Combining QTL mapping with transcriptomics to identify candidate genes for Fusarium resistance in maize.
Kebede, A.Z., Johnston, A., Schneiderman, D., Bosnich, W., Reid, L.M., Harris, L.J. Combining QTL mapping with transcriptomics to identify candidate genes for Fusarium resistance in maize. Proceedings of the 8th Can. Workshop on Fusarium Head Blight, Ottawa, ON Nov. 20-22, 2016. P. 49, Poster presentation.
Despite the economic importance of the hemibiotrophic pathogen Fusarium graminearum, it has been challenging to identify genes conferring resistance in maize because the trait is quite omplex and highly influenced by the environment. In the current study, we attempted to characterize defence responses in two maize inbred lines with different levels of resistance to the pathogen by combining information from differential gene expression analysis and quantitative trait loci mapping of resistance. Gene transcripts responding to fungal infection were captured using RNA-seq profiling of mock and fungal inoculated maize ears, and gene ontology terms associated with up-regulated gene transcripts were determined for each inbred. More genes were up regulated in the susceptible inbred relative to the resistant inbred, many of which are associated with oxidation-reduction processes potentially causing earlier programmed cell death in the susceptible inbred. Although the hypersensitive response has been effective in controlling biotrophic pathogens, hemibiotrophs can use it to their advantage to interfere with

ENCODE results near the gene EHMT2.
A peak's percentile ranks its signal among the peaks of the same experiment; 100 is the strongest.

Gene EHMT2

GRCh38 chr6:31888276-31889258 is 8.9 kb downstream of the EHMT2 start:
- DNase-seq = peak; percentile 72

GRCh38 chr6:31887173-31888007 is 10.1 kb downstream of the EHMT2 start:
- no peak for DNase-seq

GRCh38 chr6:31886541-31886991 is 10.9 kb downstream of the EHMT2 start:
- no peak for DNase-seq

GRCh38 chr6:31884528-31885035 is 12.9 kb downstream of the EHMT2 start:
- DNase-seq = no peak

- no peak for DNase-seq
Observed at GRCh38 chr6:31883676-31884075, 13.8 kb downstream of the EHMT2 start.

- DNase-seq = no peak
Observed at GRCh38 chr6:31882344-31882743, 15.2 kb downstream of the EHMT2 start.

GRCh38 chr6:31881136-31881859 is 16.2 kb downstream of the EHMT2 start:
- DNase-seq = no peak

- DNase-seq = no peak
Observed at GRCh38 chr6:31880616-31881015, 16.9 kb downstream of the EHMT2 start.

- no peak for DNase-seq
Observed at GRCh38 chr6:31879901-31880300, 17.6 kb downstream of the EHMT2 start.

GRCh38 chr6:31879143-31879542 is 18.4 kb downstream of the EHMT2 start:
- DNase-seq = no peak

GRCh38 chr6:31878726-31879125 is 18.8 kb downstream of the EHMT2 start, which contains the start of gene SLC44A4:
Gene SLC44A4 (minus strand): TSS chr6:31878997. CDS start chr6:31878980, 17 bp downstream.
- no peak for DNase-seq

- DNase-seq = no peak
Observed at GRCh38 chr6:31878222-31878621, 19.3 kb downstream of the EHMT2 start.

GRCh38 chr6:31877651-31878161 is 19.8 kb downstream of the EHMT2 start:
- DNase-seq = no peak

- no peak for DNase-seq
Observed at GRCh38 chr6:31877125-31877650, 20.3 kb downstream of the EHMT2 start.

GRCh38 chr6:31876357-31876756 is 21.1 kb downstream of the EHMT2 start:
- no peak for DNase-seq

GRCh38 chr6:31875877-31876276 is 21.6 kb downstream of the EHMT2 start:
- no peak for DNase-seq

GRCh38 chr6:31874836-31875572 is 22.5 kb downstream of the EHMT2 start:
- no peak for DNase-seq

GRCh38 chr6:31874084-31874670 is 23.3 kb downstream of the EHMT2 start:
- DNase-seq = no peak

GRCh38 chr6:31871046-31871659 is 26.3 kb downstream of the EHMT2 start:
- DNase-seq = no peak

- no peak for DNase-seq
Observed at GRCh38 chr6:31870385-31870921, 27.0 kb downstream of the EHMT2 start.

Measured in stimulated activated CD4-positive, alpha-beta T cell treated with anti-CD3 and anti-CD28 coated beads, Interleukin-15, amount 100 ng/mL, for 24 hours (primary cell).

other forms of host resistance mechanisms. We have identified differentially expressed genes located within quantitative trait loci regions of gibberella ear rot resistance previously identified using a large recombinant inbred line population; these candidate genes are involved in the biosynthesis of antimicrobial proteins and/or phytoalexins, membrane proteins (integral as well as transporters) and enzymes responsible for detoxification of xenobiotics.